Thrill-seekers can enjoy a walk on a glass bridge 70 feet out over the rim of the Grand Canyon, amazing viewpoints, and other attractions
About This Deal
- What’s included:
- Admission to West Rim
- Access to all three viewpoints (Eagle Point and Guano Point)
- Transportation on a hop-on hop-off shuttle service
- Skywalk admission (options with Skywalk add-on)
- Meal (options with meal)
- Eagle Point attractions and exhibits:
- Native American performances (music and dance) in the amphitheater
- Authentic Native American village
- Native Hands Gift Shop with handcrafted jewelry, weavings, and more
- Performance times:
- 10–10:20 a.m.
- 10:30–10:50 a.m.
- 11–11:20 a.m.
- 11:30–11:50 a.m.
- 1–1:20 p.m.
- 1:30–1:50 p.m.
- 2–2:20 p.m.
- 2:30–2:50 p.m.
- Grand Canyon West is open from 9 a.m. to 7 p.m. daily. It’s recommended to arrive in the morning to avoid crowds, as peak times are 11 a.m.–4 p.m.
- Onsite cafeteria: Yes
- Personal items such as cameras, cell phones, purses, and backpacks are not permitted on the Skywalk — visitors can purchase photos for an additional charge. Complimentary lockers are available to store items while on the Skywalk.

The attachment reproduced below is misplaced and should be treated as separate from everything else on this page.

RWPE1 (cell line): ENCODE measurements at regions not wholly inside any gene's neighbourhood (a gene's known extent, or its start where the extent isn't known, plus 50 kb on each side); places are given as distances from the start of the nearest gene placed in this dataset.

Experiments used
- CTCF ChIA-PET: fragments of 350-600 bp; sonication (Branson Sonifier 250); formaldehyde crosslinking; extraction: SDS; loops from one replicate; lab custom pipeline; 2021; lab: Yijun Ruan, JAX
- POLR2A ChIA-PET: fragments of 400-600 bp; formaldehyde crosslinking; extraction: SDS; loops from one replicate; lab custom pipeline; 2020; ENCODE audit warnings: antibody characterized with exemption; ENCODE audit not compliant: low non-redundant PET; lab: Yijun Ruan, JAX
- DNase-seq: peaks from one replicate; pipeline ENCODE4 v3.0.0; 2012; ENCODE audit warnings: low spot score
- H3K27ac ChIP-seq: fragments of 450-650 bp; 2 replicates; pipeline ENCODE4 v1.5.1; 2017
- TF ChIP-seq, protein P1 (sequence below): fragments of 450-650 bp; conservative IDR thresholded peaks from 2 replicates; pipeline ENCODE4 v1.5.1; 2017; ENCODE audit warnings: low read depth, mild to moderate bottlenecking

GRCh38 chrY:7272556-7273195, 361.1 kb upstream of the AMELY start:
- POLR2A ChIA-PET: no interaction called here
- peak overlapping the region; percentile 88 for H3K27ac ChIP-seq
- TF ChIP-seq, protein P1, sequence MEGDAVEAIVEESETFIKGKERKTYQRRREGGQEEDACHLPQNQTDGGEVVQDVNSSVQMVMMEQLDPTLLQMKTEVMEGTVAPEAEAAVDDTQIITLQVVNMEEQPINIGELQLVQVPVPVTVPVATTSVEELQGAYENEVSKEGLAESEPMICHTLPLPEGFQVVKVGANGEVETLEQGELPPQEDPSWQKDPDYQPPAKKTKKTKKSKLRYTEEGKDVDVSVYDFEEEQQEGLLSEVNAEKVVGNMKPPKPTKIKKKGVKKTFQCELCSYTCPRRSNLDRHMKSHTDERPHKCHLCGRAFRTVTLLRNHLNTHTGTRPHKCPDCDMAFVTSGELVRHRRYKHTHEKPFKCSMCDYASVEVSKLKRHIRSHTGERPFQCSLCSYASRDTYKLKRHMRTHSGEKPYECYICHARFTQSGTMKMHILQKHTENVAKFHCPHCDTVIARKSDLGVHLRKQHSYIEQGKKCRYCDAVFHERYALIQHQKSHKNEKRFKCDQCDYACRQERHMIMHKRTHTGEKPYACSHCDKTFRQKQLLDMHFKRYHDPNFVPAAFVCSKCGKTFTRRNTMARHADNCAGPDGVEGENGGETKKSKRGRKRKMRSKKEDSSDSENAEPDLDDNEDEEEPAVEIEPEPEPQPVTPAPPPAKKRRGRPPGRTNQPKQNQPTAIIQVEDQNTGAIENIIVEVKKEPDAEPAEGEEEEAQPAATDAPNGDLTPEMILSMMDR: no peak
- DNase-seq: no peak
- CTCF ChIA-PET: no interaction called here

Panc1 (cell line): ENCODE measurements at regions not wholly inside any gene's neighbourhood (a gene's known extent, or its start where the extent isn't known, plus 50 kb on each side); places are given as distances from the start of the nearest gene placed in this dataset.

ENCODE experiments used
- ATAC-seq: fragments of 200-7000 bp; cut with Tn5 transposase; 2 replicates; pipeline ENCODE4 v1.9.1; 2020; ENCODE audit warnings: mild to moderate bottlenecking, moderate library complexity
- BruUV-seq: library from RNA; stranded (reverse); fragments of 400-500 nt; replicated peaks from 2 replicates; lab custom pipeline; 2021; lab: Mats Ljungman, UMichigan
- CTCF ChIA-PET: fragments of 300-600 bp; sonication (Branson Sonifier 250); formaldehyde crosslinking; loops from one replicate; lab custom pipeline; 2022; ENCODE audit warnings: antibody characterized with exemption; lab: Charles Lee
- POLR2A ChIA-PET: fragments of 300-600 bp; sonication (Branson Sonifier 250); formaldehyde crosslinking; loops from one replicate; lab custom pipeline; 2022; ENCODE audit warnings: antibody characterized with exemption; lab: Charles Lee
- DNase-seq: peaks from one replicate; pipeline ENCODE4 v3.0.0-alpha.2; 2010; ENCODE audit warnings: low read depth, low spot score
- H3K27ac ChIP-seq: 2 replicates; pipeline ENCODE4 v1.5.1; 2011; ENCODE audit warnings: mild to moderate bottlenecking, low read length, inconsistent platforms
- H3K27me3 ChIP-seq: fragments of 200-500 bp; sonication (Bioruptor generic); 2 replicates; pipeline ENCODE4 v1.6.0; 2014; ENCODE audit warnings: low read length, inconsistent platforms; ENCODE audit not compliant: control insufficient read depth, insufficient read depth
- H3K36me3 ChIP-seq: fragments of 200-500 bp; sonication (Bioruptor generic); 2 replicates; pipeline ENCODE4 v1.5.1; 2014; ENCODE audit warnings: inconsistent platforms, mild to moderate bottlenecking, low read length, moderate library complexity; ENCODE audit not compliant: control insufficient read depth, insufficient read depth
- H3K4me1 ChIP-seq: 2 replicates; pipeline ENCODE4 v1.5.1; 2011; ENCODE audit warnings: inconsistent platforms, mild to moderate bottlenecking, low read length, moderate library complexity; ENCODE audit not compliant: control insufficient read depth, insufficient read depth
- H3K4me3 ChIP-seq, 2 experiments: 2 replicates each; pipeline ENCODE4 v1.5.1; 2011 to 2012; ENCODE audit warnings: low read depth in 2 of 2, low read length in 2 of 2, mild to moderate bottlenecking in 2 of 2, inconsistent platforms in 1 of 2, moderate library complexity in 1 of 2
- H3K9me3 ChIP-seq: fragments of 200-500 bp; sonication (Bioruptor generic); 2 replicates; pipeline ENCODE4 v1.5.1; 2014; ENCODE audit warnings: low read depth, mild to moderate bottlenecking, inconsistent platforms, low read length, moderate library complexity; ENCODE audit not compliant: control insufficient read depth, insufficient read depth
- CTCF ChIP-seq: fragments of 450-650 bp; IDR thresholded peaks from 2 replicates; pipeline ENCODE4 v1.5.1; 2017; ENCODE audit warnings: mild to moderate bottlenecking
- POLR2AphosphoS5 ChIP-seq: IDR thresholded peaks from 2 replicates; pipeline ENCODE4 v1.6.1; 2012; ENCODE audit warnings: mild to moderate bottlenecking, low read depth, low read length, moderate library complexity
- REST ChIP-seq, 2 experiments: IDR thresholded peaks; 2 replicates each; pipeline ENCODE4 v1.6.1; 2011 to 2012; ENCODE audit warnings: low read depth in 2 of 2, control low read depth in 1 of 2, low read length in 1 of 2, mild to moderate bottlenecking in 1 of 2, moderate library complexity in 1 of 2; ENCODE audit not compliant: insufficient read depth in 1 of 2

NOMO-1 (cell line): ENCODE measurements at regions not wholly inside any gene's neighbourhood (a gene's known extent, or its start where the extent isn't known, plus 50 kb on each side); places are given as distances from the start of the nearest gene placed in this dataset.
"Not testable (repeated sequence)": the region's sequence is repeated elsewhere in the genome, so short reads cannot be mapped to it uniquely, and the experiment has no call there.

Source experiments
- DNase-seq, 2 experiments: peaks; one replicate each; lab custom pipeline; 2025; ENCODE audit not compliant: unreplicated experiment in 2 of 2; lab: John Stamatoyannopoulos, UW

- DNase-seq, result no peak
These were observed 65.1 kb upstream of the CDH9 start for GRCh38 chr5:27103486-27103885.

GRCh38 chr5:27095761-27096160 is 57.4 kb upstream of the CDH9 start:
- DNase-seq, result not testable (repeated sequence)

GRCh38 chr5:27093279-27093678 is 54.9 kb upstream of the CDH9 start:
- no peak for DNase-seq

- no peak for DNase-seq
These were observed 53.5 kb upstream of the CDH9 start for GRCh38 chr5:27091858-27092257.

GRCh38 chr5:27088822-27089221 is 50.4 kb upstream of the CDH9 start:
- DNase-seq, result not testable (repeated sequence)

- Must print out each ticket/voucher per individual
- Photos can be purchased for an additional charge
- Directions: Grand Canyon West does not have a Postal Address. Most GPS systems will identify the Location by entering either “Grand Canyon West” or “Grand Canyon West Airport.” You can also use Lat. 35.987220 & Long. -113.820773
About Grand Canyon Skywalk and Eagle Point
Nearly a mile above the Colorado River in Grand Canyon West, the 10-foot-wide SkyWalk extends 70 feet beyond the canyon's rim. If its height weren't enough, its glass platform helps make a stroll around the horseshoe-shaped cantilever bridge one of the more audacious in the country—but not to worry, as the SkyWalk is strong enough to hold 70 fully loaded passenger jets.
Opened in 2007, this marvel of engineering boasts a spectacular vantage point of the canyon; in particular, a focal point of the view is Eagle Point, a naturally carved erosion of the canyon wall that resembles a massive eagle taking flight. In addition to the panoramic lookout, visitors are able to explore several dwellings of the region’s indigenous tribes—including the Hualapai, Navajo, Plains, Hopi, and Havasupai—in the Native American Village or enjoy a dance in the amphitheater.